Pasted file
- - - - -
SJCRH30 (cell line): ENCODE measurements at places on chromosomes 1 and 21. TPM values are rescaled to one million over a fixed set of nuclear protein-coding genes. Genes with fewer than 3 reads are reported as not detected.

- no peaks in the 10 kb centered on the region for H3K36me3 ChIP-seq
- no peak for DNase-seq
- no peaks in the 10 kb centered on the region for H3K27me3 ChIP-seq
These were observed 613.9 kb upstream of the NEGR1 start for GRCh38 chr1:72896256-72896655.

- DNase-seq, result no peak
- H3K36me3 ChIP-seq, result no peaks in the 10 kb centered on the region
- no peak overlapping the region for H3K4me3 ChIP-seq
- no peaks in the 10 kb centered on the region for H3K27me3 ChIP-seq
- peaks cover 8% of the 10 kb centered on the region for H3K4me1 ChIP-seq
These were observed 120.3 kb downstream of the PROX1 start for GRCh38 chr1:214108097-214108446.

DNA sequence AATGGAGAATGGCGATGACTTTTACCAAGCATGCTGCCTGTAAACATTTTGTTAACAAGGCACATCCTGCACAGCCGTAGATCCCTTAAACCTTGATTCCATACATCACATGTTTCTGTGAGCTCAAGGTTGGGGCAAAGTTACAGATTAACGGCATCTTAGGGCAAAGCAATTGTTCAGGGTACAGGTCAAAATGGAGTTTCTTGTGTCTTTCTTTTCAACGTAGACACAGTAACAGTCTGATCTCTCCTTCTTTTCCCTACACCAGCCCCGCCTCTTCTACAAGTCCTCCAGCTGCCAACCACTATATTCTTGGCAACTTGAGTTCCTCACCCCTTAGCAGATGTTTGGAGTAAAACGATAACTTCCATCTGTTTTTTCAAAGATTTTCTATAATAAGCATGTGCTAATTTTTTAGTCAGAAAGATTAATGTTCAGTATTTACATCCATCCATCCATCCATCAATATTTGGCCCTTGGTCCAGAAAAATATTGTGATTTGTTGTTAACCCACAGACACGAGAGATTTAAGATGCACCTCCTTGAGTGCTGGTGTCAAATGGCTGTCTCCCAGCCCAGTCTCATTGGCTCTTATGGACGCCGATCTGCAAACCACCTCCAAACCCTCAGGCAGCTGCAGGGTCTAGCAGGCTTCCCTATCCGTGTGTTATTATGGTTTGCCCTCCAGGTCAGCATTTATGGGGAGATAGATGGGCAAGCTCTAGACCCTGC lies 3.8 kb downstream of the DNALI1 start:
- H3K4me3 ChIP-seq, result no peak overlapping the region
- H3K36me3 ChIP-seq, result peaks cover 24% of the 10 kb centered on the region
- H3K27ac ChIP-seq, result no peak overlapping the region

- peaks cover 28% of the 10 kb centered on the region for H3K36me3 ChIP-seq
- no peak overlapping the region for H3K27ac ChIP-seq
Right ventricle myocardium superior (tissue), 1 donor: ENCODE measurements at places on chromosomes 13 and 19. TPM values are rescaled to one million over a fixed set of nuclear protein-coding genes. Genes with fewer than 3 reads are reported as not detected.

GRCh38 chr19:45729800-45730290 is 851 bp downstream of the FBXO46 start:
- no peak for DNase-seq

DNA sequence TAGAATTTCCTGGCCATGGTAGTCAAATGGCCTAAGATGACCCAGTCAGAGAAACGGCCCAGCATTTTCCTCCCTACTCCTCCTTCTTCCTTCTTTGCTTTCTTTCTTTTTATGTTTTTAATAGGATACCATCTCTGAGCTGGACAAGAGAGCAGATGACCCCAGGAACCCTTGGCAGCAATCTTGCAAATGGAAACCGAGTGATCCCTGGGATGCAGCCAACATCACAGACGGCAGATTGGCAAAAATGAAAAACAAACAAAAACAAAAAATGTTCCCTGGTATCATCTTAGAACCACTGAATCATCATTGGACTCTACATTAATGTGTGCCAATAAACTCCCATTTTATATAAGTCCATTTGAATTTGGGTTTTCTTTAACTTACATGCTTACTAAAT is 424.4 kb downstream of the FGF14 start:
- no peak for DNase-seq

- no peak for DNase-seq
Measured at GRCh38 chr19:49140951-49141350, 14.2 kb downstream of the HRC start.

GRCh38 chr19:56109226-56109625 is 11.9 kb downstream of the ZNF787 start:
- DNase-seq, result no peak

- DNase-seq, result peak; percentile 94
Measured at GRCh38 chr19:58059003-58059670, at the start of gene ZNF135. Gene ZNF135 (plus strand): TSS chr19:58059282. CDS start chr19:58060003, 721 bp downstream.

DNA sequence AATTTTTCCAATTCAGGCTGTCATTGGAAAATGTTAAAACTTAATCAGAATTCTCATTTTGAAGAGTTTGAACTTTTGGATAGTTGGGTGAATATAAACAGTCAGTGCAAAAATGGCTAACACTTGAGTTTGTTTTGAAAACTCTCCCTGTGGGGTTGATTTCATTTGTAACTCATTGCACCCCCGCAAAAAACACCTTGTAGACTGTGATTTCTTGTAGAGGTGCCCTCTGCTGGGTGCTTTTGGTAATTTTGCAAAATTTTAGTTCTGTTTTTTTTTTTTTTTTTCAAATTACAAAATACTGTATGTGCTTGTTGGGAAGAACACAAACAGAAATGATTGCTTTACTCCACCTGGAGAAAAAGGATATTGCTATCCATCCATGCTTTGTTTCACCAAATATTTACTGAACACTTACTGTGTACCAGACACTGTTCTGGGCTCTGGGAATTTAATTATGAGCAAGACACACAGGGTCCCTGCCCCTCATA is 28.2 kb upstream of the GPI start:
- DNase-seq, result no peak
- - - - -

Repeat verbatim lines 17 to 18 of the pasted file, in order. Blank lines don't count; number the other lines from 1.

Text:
- no peak overlapping the region for H3K27ac ChIP-seq
Right ventricle myocardium superior (tissue), 1 donor: ENCODE measurements at places on chromosomes 13 and 19. TPM values are rescaled to one million over a fixed set of nuclear protein-coding genes. Genes with fewer than 3 reads are reported as not detected.